The Eurosceptic Czech president opposes the treaty
A top Czech court has said the EU's Lisbon Treaty is compatible with the country's constitution.
The parliament's ratification of the controversial reform treaty was halted earlier this year pending the ruling by the Constitutional Court.
The Czech Republic is among a handful of countries that have not yet ratified the treaty. It cannot take effect unless all 27 member states do so.
The treaty was dealt a heavy blow in June, when Irish voters rejected it.
Signed in December 2007, the treaty is aimed at streamlining decision-making in the enlarged 27-nation EU.
Next month the Irish government is expected to present ideas for resolving the deadlock created by the Irish No vote. The No lobby insist there can be no re-run of the June referendum and that "no means no".
Czech President Vaclav Klaus has argued that the treaty would undermine Czech sovereignty.
The Czech court ruling on Wednesday is especially significant because the Czech Republic will take over the six-month rotating EU presidency in January.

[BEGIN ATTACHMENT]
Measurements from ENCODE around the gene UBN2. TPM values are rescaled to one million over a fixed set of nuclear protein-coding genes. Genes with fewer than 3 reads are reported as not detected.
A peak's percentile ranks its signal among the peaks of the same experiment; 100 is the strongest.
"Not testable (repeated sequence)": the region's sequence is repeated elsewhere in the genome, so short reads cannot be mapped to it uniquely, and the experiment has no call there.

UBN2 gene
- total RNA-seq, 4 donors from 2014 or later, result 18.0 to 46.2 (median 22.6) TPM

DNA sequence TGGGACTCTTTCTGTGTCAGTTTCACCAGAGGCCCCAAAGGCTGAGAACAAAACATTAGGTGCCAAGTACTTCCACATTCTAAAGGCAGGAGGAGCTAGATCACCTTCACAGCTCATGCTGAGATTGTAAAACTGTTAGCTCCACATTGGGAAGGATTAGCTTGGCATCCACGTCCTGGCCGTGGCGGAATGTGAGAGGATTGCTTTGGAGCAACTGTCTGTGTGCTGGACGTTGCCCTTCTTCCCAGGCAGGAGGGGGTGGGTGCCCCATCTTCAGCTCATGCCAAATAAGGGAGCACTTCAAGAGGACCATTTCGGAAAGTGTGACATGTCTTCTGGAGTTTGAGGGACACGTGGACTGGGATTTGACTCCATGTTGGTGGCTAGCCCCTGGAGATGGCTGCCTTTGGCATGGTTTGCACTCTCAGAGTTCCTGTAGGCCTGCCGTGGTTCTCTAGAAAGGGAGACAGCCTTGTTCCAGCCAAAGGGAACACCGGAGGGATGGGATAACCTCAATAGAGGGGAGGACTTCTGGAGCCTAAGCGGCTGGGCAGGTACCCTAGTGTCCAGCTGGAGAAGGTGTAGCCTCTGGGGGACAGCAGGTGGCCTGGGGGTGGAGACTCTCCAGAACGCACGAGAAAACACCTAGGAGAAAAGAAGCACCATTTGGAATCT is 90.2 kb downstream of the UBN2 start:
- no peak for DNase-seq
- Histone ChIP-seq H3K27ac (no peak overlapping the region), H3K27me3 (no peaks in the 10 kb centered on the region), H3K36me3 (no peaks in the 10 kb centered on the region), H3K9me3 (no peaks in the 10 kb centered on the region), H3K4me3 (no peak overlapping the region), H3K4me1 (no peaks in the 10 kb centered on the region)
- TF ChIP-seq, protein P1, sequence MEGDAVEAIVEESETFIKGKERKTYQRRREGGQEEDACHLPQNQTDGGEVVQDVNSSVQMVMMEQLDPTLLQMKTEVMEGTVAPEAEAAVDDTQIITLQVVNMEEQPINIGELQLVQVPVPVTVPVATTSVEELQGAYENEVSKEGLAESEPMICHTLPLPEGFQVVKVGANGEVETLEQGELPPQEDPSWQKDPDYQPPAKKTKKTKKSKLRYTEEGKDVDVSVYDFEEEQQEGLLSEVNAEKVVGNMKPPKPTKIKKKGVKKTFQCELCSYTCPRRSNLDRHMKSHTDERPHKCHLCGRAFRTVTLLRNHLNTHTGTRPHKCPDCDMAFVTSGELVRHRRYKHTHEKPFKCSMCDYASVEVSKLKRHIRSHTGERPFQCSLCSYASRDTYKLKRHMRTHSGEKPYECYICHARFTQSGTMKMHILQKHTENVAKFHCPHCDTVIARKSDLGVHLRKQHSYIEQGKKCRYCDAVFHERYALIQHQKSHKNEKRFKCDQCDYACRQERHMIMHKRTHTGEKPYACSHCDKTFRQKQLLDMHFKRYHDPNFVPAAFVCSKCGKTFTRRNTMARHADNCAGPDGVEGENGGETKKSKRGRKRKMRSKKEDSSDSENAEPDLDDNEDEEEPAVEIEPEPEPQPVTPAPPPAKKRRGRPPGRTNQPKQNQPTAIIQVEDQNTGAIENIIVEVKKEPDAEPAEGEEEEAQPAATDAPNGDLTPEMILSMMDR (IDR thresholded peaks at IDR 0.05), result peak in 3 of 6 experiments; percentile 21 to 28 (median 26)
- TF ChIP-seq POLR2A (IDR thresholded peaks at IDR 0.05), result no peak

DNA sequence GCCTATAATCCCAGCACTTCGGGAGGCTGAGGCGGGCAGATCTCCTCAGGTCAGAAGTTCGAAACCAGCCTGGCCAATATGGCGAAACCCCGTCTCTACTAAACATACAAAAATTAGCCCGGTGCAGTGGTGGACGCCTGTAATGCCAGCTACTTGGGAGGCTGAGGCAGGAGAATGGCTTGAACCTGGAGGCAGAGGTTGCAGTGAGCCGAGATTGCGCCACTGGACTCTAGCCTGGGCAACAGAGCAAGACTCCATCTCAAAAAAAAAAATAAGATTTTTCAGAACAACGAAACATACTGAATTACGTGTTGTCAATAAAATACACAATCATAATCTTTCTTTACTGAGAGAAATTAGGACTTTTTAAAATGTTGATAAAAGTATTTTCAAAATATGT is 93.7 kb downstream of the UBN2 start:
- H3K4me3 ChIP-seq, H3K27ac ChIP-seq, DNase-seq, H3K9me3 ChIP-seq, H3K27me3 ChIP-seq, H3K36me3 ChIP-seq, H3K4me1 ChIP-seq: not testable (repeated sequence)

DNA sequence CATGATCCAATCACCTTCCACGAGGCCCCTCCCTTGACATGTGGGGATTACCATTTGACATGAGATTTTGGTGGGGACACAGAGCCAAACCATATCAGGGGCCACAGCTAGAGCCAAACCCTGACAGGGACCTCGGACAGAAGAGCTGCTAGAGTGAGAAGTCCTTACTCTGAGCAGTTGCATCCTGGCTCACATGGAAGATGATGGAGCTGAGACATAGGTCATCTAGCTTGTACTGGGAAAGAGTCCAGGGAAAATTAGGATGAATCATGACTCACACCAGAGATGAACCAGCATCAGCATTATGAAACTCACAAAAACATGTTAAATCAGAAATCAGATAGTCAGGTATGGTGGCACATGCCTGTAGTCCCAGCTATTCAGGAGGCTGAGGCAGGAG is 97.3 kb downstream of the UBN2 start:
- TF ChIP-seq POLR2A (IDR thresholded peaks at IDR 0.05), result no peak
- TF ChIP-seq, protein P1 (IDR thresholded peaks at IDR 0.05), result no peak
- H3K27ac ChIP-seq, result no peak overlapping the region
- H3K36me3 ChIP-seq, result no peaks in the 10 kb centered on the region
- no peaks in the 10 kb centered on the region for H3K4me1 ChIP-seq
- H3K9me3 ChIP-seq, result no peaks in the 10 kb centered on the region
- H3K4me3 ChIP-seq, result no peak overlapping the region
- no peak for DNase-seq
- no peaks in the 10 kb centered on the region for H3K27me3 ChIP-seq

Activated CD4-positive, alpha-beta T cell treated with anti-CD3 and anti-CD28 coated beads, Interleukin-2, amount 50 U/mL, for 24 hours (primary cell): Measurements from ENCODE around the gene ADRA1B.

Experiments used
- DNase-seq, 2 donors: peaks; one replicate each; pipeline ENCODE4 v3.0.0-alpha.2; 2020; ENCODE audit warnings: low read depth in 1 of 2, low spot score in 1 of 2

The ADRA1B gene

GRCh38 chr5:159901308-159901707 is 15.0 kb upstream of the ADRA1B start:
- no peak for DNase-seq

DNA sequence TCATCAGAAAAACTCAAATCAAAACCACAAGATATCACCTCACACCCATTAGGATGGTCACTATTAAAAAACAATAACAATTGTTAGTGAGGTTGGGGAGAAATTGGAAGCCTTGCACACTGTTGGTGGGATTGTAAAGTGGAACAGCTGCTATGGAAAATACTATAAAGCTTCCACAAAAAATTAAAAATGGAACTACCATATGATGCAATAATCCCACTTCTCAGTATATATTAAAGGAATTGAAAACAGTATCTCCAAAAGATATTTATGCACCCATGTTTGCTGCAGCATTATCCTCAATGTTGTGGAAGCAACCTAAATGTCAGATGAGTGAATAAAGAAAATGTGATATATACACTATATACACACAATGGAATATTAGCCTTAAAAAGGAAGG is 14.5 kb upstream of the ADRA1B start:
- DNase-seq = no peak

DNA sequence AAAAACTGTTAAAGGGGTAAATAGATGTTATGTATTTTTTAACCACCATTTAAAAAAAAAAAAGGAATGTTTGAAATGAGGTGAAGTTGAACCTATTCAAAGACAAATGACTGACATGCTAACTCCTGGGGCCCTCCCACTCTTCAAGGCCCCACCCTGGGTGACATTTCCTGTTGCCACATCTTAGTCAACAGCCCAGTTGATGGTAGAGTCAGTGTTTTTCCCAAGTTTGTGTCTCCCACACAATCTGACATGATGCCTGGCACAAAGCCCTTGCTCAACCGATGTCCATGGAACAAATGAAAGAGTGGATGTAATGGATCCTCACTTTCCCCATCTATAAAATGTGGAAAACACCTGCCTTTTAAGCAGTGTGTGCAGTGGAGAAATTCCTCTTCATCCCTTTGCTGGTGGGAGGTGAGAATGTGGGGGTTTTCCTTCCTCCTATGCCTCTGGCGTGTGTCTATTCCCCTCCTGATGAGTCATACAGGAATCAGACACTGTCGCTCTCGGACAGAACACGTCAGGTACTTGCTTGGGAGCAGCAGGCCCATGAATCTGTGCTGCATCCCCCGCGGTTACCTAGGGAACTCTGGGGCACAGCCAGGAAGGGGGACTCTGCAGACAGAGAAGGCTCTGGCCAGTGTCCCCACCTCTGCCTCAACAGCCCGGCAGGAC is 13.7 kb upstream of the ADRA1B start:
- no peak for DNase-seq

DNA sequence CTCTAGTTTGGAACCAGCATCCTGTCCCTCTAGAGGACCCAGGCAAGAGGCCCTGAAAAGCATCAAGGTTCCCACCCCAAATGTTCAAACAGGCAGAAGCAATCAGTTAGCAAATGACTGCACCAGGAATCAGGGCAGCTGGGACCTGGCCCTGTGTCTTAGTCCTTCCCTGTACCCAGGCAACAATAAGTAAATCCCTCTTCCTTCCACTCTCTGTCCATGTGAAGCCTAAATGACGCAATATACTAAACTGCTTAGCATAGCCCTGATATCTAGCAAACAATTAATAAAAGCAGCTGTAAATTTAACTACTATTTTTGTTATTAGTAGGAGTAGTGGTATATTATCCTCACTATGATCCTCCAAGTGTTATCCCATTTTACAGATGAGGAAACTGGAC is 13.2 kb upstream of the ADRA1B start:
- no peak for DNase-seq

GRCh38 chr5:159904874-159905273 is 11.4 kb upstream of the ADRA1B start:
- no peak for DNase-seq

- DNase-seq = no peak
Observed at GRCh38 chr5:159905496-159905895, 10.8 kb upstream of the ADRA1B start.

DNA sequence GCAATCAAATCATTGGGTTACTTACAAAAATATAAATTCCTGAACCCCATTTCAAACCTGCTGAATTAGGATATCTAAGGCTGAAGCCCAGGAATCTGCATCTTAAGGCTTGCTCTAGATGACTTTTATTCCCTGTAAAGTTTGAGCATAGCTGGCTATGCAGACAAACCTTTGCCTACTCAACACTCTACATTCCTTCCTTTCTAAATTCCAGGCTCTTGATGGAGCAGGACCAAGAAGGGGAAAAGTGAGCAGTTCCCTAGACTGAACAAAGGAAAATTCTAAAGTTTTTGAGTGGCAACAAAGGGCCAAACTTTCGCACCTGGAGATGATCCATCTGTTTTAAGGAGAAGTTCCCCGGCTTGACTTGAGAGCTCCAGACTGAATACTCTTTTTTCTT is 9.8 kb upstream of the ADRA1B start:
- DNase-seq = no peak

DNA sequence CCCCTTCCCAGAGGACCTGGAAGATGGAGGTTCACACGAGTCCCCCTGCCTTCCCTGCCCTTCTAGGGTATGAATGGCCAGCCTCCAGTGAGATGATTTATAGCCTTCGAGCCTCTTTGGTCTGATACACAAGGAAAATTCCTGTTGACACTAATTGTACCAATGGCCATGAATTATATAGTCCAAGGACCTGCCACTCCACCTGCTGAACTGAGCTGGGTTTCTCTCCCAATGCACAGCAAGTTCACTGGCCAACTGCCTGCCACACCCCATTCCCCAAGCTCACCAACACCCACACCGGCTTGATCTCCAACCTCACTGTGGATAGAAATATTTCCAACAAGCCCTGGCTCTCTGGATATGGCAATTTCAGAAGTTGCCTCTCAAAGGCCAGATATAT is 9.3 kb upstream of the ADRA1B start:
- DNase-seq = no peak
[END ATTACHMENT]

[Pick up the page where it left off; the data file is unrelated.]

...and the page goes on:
"The Lisbon Treaty... does not run counter to the constitutional order," said court chairman Pavel Rychetsky.
But the treaty's passage through the Czech parliament may not be smooth, as some Eurosceptic members of Czech Prime Minister Mirek Topolanek's party oppose it. Mr Topolanek has said ratification is unlikely to be completed before next year.
The court did not consider the treaty as a whole, but only the articles disputed by critics in Mr Topolanek's party.
The treaty was originally meant to be in place in January 2009, well ahead of the European Parliament elections in June 2009.
Critics see the treaty as further evidence of a federalist, pro-integration agenda at work in the EU. They say the treaty is just a modified version of the EU constitution, rejected by French and Dutch voters in 2005.
Even some of the architects of the defunct constitution say that the Lisbon Treaty is very similar to it.
One of them, Labour MP Gisela Stuart, says the Lisbon Treaty "is to all intents and purposes the old EU constitution under a different name".
Poland's President Lech Kaczynski has delayed signing the treaty until the deadlock over the Irish No vote is resolved.